By the end of every day, an average of 20 U.S. military veterans will have committed suicide. This number is staggering, especially when you consider the fact that less than 1 percent of the U.S. adult population are currently serving in the military. What happened?
Ask Richard Glickstein and he’ll tell you that there are several reasons. Glickstein, the former president of the National Bible Association and current military/veteran advocate on Capitol Hill, says that faith-based solutions are “devoid” in the military because the focus for the last several decades has been on the mind, not the spirit. Another reason why veteran suicide has escalated, Glickstein points out, is because some of the medications that veterans are given to help them are actually hurting them and can make the thoughts of suicide worse.
In a Speaker Series event at FRC headquarters last week, Glickstein quoted George Washington in a letter written to the Virginia Governor in 1758: “Common decency, Sir, in a camp calls for the services of a Divine; and which ought not to be dispensed with, altho’ the world should be so uncharitable as to think us void of Religion, & incapable of good Instructions.” Washington knew that religion played a vital role in the health and well-being of soldiers. He knew that spirituality needed to be the focus for both mental and bodily health. “This is why he instituted the chaplaincy at Valley Forge,” Glickstein stated.
So what do faith-based solutions have to do with veteran suicide? Glickstein pointed out that based on 140 years of evidence, “The disciplined practice of religion increases resiliency, reduces suicide, and helps to speed the resolution of PTSD [post-traumatic stress disorder]. PTSD and suicide ideations are conditions of the spirit/soul. Only therapy to this core of a person will affect change.”
These are some of the findings of Dr. Harold G. Koenig, Director of the Center for Spirituality, Theology, and Health at Duke University, who gathered and analyzed 140 years of scientific evidence on mental health and found that people who prayed often and regularly attended religious services were far less likely to have mental health issues. This is vital information because science shows that once a male civilian enters the military, he is 30-50 percent more likely to commit suicide. For women who enter the military, their chance of mental health disorders and risk of suicide increases 200-500 percent.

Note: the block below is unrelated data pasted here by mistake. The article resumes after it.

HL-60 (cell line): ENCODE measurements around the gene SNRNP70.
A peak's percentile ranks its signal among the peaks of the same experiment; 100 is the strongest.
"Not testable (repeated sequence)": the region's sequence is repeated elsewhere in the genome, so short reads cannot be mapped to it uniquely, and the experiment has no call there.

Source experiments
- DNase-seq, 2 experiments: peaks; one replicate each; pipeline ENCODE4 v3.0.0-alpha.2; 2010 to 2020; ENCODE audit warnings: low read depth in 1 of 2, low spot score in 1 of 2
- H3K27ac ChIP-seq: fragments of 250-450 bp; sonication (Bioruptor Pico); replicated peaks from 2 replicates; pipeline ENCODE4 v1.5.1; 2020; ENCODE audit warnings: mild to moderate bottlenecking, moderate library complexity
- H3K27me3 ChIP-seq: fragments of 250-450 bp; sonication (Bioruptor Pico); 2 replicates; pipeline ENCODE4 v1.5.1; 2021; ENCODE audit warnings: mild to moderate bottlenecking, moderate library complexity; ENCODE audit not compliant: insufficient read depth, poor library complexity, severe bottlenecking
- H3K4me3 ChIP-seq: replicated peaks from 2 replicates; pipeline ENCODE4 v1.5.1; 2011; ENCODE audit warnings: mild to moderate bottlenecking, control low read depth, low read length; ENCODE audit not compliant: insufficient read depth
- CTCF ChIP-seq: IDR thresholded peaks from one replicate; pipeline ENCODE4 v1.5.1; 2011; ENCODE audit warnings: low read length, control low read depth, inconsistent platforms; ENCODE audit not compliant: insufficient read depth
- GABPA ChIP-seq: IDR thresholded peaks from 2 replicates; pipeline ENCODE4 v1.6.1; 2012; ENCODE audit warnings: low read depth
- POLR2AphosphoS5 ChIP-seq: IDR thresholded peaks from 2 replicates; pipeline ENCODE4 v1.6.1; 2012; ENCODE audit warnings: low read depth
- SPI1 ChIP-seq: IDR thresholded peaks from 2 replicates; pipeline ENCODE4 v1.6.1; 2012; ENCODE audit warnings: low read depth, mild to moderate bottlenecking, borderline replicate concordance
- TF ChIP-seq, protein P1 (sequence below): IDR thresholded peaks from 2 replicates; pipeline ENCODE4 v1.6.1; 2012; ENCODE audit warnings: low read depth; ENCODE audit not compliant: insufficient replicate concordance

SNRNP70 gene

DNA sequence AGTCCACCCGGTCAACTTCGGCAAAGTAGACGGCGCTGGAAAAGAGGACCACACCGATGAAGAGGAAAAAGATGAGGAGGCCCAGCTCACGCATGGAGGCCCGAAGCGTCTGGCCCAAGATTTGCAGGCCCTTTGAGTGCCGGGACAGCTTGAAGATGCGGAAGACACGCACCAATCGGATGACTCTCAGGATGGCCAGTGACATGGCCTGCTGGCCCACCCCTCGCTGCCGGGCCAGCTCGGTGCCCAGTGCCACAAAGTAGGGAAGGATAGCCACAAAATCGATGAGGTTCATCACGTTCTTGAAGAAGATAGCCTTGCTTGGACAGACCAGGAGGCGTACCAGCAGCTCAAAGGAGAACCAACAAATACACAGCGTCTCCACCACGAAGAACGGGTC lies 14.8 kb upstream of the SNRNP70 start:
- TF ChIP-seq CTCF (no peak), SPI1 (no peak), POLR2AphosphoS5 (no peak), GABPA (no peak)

Why are the percentages so high, especially for women? Glickstein says that major contributing factors are isolation and reverse culture shock. When our soldiers come back from war, most of them don’t have a common community of fellow veterans. They feel isolated and feel like they can’t talk to anybody about what they experienced because their civilian friends and family won’t understand. The other aspect is reverse culture shock—veterans often have an incredibly difficult time reentering into “normal life” because they are different. Their experiences changed them and now they are struggling to jump back into a life that no longer exists because they have changed.
What can we learn from this? Glickstein said, “Suicide doesn’t differentiate between a Democrat and Republican. Veteran and military suicide, they’re Democrats, they’re Republicans. This isn’t an ideological issue. This is a crisis.” What veterans need are Americans who are willing and want to hear their stories, more connection and community with fellow veterans, and accountability in faith and religious circles. New faith-based programs like Soul Survivor Outdoor and the Trump administration’s new high-level task force on preventing veteran suicide are huge steps in the right direction.